1. Abbreviation for Anno Domini
- Latin for The Year Of Our Lord - used in the Gregorian Calendar to refer to the current era. A date such as 1945 A.D. literally means 'the 1945th year of our lord', the lord in question being Jesus Christ, providing a religious context and clearly distinguishing the time from an earlier era, where B.C is used instead. The use of A.D. was popularised by Bede.
Modern historical research suggests the current A.D. date is actually wrong, as Jesus was born 4-7 years earlier than the year 1 date the Gregorian Calendar works from. However, in the modern age the actual meaning of A.D. is widely forgotten or misunderstood and the term simply signifies a different era from B.C.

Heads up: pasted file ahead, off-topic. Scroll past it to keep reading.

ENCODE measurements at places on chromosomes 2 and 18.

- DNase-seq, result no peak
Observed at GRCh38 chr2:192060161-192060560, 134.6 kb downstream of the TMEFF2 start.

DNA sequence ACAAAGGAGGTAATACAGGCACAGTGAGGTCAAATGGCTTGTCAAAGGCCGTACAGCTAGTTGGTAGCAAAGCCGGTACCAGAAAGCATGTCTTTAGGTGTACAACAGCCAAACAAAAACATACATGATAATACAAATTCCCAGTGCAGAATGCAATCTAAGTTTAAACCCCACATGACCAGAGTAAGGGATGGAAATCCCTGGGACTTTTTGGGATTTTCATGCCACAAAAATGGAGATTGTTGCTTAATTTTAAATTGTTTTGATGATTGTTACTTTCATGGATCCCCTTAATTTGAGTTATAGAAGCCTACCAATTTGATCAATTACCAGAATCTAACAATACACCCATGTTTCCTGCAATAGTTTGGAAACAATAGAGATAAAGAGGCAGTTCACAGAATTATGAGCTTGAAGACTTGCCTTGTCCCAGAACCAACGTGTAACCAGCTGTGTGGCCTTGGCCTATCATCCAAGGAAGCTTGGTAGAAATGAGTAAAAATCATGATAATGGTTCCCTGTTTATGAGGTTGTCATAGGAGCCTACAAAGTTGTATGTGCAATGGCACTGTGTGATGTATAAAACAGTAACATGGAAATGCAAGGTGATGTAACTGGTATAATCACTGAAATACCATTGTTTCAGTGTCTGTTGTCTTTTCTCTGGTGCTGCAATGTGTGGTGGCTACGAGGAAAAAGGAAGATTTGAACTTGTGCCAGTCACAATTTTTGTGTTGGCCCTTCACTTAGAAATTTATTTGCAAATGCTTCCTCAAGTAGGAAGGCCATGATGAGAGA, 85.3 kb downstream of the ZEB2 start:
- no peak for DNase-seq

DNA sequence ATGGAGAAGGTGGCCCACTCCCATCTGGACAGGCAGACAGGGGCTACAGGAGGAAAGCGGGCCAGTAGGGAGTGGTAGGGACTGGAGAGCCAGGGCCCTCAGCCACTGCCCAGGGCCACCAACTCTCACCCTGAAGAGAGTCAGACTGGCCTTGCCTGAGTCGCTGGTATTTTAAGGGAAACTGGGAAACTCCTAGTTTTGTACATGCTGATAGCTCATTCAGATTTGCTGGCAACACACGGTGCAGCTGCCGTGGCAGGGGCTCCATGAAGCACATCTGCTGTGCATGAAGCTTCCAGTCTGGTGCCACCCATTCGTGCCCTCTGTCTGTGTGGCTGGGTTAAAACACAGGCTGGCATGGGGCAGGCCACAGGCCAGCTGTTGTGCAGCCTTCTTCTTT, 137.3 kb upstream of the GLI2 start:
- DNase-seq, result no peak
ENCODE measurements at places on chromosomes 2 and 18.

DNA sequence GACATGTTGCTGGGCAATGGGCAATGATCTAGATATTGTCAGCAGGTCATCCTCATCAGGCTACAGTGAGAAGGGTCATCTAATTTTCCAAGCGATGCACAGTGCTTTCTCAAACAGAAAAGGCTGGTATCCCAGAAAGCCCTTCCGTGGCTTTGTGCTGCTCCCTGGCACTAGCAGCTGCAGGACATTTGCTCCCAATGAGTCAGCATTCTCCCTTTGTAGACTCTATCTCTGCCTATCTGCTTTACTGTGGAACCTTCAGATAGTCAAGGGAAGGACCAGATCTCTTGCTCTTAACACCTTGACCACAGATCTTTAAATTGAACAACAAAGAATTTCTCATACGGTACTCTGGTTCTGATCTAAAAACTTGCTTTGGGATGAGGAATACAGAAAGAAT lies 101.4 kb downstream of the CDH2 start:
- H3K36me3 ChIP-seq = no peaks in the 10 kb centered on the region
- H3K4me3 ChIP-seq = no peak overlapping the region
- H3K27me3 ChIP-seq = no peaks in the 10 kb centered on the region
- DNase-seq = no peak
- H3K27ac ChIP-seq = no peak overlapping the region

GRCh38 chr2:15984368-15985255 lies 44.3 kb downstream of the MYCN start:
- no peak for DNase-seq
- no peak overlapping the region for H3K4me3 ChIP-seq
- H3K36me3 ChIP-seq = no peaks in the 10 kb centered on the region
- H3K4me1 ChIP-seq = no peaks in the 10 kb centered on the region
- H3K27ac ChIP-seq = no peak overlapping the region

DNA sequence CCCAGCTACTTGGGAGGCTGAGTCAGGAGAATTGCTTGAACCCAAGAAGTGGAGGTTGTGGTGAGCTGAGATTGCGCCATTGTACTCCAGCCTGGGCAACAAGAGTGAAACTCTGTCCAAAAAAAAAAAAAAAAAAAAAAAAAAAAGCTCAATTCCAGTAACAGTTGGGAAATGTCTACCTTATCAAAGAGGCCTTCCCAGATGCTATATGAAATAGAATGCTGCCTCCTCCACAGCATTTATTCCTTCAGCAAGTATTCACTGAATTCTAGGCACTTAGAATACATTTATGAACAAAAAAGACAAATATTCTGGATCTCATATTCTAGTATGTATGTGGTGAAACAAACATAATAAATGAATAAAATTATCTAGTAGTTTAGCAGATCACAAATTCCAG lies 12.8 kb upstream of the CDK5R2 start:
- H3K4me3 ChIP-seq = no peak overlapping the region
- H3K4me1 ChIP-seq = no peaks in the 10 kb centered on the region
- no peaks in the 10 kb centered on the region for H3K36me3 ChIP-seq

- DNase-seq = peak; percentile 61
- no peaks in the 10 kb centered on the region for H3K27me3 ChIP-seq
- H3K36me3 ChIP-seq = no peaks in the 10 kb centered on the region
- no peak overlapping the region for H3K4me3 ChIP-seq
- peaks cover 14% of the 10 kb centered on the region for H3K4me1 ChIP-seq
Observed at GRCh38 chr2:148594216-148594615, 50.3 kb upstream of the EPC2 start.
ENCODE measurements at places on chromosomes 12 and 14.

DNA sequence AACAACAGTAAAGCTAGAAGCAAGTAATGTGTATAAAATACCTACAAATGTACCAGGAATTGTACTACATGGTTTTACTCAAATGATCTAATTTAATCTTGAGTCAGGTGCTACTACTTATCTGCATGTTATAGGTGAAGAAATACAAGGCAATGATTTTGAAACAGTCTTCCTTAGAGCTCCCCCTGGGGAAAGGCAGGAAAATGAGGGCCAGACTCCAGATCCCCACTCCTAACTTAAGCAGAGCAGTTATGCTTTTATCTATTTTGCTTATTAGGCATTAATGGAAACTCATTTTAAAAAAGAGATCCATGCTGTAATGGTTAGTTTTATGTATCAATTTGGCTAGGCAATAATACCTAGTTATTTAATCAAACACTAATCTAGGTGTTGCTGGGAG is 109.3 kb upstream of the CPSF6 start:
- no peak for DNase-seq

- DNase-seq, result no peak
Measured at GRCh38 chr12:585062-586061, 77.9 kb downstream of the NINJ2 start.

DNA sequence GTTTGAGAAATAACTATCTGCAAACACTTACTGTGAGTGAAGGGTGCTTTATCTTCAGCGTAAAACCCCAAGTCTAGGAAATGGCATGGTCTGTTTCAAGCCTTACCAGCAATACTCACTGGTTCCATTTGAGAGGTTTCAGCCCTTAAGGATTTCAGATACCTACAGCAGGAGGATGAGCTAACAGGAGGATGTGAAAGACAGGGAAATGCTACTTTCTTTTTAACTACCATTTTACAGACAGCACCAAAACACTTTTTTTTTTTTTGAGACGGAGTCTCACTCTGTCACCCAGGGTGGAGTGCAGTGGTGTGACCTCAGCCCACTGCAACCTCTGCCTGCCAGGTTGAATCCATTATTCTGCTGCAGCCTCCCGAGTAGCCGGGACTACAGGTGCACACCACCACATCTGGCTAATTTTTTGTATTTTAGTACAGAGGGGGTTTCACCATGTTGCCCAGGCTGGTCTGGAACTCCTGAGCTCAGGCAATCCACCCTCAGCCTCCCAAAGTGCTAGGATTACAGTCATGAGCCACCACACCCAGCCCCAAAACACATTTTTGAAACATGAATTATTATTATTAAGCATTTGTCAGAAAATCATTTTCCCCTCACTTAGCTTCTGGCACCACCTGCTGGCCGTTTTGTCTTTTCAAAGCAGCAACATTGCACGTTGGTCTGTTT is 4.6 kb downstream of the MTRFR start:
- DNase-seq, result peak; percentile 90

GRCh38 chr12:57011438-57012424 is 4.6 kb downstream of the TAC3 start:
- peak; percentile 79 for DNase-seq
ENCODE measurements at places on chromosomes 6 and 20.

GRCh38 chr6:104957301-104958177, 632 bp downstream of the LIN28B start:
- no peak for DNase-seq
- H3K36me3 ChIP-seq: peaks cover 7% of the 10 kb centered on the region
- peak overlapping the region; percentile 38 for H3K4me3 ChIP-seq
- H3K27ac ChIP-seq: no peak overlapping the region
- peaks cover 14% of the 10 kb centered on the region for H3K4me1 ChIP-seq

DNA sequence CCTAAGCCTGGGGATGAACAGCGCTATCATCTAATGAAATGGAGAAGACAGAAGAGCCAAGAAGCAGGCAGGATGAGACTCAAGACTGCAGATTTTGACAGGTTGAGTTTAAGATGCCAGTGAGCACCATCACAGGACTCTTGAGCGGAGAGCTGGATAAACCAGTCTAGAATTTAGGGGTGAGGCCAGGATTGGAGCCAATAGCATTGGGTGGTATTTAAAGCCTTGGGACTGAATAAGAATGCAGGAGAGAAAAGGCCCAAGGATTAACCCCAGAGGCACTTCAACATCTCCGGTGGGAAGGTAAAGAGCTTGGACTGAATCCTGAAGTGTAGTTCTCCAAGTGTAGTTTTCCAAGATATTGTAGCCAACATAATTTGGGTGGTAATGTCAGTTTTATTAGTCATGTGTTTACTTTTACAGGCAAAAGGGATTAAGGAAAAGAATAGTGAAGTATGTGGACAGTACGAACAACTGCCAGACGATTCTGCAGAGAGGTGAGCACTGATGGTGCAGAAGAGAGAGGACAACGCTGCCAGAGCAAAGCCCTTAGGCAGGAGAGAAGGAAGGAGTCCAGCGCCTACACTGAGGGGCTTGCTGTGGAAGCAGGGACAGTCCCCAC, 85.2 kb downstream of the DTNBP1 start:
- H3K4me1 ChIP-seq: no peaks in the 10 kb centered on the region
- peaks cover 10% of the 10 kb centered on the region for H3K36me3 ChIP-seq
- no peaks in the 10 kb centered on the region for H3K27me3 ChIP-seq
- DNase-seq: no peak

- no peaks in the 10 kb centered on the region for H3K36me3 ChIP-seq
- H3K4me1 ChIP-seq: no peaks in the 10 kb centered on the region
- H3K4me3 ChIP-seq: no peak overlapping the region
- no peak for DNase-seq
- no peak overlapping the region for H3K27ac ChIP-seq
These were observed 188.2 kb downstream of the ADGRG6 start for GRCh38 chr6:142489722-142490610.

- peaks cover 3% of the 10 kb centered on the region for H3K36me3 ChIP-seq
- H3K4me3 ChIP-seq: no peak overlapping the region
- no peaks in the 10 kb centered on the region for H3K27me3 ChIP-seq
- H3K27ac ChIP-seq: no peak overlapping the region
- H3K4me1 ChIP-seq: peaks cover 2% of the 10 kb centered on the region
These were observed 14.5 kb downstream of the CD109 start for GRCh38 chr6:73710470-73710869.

Increasingly replaced with C.E.
2. In the First World War AD was the Allgemeines Kriegs-Department, the 'General' Department of the German War Ministry.
Also Known As: Anno ab incarnatione Domini
Alternate Spellings: AD
Common Misspellings: 'After Death'. As A.D. refers to Christ's birth, not his death, this expansion is wholly erroneous.
The Battle of Hastings was fought in 1066 A.D.